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IR Chrome revisited

The emulation of the old Aerochrome IR film has been a big topic on this blog. Now, having substituted my three older IR/full-spectrum Nikon models (D70 and D3200) with a full spectrum Nikon D7100 and focusing more on video work, I’m revisiting the methods to achieve this. Sigma SD1 is still my prefered method, but this DSLR won’t record video. So you have to take the other main route: via the IR Chrome filter by Kolari Vision (link).

The filter works great with the D7100, thanks to the camera’s option to select the preferred white balance manually with the right Kelvin unit. All you have to do is set the temperature to 10000 Kelvin. The trees come out red, the sky blue and everything else looks pretty normal. The hues are pretty similar to Aerochrome but not as strong and surreal as with the Sigma SD1 (link). There’s potential there so I added additional filters:

1. A circular polarizer (which is standard for me)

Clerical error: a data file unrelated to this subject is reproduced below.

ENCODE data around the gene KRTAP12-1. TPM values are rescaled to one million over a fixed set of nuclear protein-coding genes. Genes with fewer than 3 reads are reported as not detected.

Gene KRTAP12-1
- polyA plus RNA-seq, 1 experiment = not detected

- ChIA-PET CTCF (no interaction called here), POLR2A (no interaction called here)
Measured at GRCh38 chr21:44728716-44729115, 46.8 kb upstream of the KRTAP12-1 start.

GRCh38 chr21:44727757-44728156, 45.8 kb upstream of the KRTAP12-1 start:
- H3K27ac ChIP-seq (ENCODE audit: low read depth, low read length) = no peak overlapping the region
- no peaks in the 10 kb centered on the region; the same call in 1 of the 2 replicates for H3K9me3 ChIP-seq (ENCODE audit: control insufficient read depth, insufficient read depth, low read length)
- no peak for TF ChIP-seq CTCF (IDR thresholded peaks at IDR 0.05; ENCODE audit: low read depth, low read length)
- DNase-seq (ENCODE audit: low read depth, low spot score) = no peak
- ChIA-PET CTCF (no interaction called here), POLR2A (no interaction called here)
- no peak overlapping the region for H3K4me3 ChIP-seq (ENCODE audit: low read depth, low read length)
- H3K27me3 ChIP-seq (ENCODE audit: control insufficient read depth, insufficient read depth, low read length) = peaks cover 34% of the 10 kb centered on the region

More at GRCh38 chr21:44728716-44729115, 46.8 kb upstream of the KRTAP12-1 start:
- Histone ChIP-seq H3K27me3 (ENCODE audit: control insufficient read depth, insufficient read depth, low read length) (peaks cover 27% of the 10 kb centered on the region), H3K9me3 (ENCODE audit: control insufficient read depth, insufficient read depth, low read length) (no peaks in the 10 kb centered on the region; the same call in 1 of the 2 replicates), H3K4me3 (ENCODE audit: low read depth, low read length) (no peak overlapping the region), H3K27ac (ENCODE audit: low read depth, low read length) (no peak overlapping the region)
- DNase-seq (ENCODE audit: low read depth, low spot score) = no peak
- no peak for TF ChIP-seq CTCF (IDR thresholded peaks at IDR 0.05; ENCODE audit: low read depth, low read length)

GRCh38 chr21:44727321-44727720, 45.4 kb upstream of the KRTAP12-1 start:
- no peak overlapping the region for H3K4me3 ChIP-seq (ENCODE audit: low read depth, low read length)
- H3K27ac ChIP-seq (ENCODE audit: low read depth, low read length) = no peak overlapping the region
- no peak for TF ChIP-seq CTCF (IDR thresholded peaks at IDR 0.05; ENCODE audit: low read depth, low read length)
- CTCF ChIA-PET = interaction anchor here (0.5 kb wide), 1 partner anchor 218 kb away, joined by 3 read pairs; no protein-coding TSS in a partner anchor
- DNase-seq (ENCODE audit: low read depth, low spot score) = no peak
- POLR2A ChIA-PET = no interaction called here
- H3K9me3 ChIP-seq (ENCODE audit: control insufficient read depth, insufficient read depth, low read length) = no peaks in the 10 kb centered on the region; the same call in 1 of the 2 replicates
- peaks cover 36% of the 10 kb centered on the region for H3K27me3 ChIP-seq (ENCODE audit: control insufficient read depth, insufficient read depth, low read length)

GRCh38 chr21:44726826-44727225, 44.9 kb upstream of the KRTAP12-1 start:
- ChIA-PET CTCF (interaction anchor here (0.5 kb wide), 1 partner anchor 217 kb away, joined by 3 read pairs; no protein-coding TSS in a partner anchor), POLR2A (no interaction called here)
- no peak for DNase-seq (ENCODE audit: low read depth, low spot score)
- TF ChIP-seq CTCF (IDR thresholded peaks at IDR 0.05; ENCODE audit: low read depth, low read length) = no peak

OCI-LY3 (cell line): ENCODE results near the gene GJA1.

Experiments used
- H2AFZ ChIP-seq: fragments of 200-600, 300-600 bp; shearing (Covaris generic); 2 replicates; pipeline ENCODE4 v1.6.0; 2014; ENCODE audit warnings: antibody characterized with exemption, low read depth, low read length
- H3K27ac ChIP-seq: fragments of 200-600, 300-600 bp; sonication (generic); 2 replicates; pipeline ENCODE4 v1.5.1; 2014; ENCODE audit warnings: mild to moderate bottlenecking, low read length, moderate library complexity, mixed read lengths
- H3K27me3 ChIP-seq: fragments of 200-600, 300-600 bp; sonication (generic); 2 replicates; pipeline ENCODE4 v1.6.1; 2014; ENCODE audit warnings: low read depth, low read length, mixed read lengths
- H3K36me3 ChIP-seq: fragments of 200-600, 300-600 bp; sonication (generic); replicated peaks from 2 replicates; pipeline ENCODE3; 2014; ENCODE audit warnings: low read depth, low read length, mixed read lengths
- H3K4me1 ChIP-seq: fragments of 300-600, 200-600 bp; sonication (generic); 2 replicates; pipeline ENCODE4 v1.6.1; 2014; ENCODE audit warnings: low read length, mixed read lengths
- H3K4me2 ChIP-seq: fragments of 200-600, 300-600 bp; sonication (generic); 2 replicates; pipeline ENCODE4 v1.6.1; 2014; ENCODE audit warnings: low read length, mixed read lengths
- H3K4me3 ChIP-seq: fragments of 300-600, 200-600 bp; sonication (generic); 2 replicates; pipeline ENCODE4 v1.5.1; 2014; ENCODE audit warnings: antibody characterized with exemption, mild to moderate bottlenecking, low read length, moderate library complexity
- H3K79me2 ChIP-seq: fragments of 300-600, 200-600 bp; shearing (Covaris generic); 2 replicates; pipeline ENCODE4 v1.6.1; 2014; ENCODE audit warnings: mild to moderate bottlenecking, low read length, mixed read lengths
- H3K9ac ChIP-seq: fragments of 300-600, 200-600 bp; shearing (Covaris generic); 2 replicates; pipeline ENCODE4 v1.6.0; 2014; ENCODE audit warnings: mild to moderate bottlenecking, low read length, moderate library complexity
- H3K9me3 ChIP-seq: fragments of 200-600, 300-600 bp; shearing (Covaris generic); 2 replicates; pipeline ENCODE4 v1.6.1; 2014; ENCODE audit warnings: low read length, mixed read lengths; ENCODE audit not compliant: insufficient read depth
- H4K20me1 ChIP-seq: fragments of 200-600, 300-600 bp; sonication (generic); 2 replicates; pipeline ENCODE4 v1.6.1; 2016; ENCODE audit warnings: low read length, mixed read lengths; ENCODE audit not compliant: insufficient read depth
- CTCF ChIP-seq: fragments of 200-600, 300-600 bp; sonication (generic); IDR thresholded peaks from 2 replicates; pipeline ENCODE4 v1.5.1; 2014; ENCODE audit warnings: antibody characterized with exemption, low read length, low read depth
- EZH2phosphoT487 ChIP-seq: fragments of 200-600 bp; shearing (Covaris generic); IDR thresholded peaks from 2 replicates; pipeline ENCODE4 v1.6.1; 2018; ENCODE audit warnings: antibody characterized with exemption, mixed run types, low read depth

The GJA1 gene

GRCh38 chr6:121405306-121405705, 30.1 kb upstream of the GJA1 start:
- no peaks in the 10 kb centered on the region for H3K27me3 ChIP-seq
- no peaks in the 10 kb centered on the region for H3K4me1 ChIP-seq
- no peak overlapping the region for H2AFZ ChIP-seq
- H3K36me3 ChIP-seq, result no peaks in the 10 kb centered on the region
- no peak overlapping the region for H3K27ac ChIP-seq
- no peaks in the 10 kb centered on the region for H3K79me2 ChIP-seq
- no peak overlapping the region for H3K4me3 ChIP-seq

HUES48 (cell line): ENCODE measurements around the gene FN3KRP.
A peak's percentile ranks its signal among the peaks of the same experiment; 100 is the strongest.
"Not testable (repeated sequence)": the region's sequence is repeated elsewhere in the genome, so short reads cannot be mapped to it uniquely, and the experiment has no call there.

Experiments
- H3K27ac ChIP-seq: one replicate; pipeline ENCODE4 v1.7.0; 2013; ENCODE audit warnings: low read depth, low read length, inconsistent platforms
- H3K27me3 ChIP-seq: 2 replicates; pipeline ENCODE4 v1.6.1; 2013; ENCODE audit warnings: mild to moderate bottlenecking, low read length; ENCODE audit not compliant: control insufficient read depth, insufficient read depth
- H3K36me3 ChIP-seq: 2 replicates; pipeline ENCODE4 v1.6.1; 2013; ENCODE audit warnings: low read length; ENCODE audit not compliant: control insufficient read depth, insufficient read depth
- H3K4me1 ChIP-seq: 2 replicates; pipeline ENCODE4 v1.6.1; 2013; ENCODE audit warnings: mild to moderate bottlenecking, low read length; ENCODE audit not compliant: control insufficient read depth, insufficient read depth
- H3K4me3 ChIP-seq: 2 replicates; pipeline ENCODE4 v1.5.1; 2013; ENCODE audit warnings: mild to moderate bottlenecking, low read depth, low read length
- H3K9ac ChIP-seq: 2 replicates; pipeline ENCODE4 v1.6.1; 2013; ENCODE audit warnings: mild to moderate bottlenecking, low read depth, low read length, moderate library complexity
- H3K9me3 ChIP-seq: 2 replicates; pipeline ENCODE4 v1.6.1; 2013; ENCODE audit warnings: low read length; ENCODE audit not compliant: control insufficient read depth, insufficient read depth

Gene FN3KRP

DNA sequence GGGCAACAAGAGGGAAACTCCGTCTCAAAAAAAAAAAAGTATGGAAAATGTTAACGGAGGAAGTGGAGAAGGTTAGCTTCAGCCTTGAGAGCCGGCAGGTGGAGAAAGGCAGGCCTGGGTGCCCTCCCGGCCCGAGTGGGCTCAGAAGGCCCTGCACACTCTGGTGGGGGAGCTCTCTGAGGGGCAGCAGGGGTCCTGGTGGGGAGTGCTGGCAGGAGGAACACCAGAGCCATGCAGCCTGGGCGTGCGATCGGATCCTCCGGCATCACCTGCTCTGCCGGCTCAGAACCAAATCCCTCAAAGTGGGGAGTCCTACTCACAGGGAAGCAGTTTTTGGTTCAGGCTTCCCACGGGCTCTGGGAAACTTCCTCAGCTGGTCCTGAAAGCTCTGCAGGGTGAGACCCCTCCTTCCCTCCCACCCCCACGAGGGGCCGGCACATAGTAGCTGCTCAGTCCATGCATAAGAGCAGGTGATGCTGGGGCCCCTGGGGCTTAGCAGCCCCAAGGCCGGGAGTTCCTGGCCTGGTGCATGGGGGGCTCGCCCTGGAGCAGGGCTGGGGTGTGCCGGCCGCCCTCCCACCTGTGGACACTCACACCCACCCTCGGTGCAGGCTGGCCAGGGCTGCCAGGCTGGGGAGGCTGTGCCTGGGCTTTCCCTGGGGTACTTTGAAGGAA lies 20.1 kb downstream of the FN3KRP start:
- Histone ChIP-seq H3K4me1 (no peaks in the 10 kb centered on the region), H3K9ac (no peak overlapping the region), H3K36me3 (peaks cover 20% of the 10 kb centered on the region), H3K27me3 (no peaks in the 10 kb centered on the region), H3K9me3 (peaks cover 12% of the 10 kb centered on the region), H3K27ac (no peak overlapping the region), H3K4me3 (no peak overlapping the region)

2. A red enhancing filter by Kenko
3. A Varicolor red-blue filter by Cokin

So what do these filters do? Take a look at the following videos for comparison (Flickr doesn’t embed properly right now so you have to watch them on my Flickr site). Keep in mind: I didn’t do any changes or enhancements in post-production, but I boosted the contrasts and saturations in the camera settings.

 
Here’s just IR Chrome (with polarizer):

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Here’s IR Chrome plus red enhancer (plus polarizer):

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And here’s IR Chrome plus red enhancer plus Varicolor (and polarizer):

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I must say that the red enhancer does improve the image: It eliminates the magenta-colored cast in the sky in favor of a more cooler, cyanish cast without losing the redness of the vegetation. The option with the Varicolor red-blue filter is also nice. It gives a more magenta-toned look, which is reminiscent of Richard Mosse’s work (link).

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